The holiday weekend passed without a single motor vehicle death, a rarity for our often rainy and treacherous roads (the Arcata California Highway Patrol office did report nine DUI arrests and five total crashes). But Humboldt County still exceeds the national average on two tragic statistics: Motor vehicle deaths and accidental overdoses.
As the Journal
went to press on Tuesday, Dec. 26, the coroner’s log for the year included a total of 34 deaths related to motor vehicle accidents. Astute readers will note that this is three more than the Journal
estimated on Dec. 14, when we reported that Dwight “Dirty Dave” Davis, a beloved member of the local biker scene, was struck by an allegedly drunk driver while crossing West Harris Street on foot, making him what we thought was the 31st roadway death of the year. There are a few reasons for this discrepancy: The coroner will occasionally record deaths of people we don’t get press releases about, or record deaths for people who don’t die immediately on scene, but pass away later, such as Lee Price, whose vehicle struck a tree on Oct. 15, but only died from his injuries on Nov. 16. Ultimately, with six days left in a very grim year, we totaled 34, three more than the 2012 record of 31.
Why? Paul Craft, public information officer for the California Highway Patrol’s Arcata station, believes that last year’s very wet weather may have been a contributing factor.
“It’s been an odd year,” Craft told the Journal
. “A really bad year throughout the winter. Combined with road closures, and mudslides – this is more of a personal observation – but it changed the dynamics of who was travelling, when and where to. It was just a different type of year.”
About a third of all the fatalities were cases of pedestrians hit by vehicles. At least two in Southern Humboldt reportedly involved a person running in front of a moving vehicle on U.S. Highway 101. There were also several people struck while crossing Broadway in Eureka and two cases where motorcyclists were struck by cars. In a Sept. 2015 cover story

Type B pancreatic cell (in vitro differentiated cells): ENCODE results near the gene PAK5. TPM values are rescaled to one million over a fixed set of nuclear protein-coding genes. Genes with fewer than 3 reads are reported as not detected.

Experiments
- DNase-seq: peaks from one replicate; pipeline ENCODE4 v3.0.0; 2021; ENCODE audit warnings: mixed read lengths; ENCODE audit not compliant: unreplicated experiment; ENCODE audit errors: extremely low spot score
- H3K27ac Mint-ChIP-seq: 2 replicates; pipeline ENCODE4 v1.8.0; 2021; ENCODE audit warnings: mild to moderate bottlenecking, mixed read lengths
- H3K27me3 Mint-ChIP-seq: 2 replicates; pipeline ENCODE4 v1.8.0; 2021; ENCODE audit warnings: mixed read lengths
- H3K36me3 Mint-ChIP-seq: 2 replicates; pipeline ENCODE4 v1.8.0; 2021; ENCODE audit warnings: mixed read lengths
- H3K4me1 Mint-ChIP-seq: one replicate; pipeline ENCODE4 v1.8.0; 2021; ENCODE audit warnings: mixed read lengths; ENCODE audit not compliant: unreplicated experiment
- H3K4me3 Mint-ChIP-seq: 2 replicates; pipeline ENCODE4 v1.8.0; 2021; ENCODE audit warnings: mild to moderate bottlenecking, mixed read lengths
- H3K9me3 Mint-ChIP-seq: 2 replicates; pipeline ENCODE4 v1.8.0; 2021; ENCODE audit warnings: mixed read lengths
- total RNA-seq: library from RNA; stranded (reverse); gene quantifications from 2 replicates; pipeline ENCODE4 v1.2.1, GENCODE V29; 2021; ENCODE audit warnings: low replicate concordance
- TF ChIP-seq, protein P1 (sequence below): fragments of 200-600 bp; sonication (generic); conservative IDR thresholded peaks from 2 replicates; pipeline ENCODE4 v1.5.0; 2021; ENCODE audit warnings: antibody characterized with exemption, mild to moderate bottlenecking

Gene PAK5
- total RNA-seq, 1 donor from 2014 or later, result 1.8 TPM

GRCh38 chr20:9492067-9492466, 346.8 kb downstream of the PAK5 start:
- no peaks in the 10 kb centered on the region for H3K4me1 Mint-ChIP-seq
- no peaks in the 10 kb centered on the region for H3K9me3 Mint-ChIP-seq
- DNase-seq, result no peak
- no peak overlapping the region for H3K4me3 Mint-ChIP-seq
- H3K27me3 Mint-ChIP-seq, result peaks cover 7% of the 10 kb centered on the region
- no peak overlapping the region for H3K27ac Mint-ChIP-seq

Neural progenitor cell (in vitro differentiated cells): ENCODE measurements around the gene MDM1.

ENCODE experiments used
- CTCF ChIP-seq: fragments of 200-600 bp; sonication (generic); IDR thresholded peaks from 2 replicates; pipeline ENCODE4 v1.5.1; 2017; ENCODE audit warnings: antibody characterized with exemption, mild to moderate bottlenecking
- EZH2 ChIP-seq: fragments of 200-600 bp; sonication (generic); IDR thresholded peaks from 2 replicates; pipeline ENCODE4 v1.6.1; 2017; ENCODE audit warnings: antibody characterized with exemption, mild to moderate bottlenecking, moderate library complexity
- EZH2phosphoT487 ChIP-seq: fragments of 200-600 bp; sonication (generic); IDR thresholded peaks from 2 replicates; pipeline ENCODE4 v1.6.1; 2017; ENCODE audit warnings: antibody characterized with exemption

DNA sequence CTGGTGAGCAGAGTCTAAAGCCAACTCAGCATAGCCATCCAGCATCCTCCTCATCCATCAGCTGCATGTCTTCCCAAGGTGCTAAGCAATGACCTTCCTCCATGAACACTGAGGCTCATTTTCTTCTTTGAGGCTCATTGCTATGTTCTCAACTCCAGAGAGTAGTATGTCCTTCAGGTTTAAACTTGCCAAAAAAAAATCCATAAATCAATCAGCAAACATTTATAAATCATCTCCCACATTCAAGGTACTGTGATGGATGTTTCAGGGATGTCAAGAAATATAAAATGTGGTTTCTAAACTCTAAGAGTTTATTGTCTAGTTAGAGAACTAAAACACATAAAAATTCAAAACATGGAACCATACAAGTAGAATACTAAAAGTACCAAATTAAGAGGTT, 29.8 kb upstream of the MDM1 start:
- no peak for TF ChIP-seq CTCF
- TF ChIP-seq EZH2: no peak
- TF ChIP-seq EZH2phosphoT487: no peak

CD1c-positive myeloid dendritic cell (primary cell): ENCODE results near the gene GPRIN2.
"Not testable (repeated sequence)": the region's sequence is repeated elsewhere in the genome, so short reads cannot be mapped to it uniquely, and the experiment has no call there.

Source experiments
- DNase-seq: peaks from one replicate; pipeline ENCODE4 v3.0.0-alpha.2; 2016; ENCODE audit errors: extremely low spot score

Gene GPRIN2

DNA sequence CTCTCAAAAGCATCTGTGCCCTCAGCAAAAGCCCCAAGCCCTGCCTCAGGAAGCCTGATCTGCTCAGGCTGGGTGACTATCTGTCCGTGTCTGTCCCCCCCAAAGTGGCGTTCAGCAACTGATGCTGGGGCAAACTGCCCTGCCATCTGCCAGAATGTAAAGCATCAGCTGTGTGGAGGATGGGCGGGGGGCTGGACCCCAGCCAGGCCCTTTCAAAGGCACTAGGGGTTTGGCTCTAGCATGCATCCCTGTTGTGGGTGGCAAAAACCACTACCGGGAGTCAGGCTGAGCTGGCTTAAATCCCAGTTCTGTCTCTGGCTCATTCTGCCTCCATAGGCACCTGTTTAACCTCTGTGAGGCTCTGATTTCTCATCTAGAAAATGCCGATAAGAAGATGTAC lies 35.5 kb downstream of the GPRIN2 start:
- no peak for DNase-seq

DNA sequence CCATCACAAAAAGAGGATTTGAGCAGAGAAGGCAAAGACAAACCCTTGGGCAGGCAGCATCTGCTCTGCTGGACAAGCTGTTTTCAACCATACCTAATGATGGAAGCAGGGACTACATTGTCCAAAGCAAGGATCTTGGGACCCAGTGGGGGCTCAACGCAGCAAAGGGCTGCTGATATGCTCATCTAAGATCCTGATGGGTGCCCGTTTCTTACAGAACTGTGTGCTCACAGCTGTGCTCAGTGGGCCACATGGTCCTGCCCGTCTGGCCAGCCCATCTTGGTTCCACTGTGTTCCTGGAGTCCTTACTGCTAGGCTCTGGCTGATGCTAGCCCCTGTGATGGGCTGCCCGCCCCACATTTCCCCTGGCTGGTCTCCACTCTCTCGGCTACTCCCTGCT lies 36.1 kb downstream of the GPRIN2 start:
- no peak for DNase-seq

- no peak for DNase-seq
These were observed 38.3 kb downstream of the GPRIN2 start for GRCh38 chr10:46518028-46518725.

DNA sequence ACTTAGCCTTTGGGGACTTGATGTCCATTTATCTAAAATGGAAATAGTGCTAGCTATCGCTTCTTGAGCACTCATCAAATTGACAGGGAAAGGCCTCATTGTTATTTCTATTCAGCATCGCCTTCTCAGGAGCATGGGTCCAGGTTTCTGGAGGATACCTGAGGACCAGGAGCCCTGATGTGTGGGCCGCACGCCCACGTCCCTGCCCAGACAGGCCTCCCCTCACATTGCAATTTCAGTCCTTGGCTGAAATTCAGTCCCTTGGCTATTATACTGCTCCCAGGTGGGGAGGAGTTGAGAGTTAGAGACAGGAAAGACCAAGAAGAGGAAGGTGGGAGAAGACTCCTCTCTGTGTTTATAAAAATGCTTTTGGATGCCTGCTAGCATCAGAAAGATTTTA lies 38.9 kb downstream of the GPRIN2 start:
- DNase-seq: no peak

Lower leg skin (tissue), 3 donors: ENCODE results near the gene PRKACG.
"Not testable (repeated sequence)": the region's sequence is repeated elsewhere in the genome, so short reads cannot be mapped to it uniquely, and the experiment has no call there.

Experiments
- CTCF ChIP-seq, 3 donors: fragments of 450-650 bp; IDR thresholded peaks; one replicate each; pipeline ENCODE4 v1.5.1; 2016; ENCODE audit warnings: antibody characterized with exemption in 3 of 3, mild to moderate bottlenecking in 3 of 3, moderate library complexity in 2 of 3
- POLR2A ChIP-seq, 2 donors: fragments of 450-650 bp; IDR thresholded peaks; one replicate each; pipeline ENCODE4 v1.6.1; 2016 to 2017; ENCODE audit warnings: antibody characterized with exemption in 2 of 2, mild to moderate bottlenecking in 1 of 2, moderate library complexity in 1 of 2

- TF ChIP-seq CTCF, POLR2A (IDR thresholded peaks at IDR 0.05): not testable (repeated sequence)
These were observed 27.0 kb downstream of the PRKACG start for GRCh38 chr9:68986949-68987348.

about our unusually high rate of of road deaths, Chief Deputy Coroner Ernie Stewart cited alcohol and other drugs as one major factor in this problem, which only seems to be increasing. According to statistics from 2016, our total this year for per capita motor vehicle deaths is about three times both the nation and statewide averages.
The impact of alcohol and other drugs reverberates on other deaths in our county as well, with accidental overdoses taking 32 Humboldt residents in 2017. The majority of these, according to notes from the coroner’s office, were from either methamphetamine or opiate intoxication, with a spike in August and September, around the same time the Humboldt Area Center for Harm Reduction reported that a batch of fentanyl-laced methamphetamine was going around. All in all, in 2017 Humboldt County recorded three times the state average for per capita overdoses, and almost twice the national average.
Editor's Note: A prior version of this story included a graph that contained incorrect numbers. They have been corrected. The
Journal regrets the error.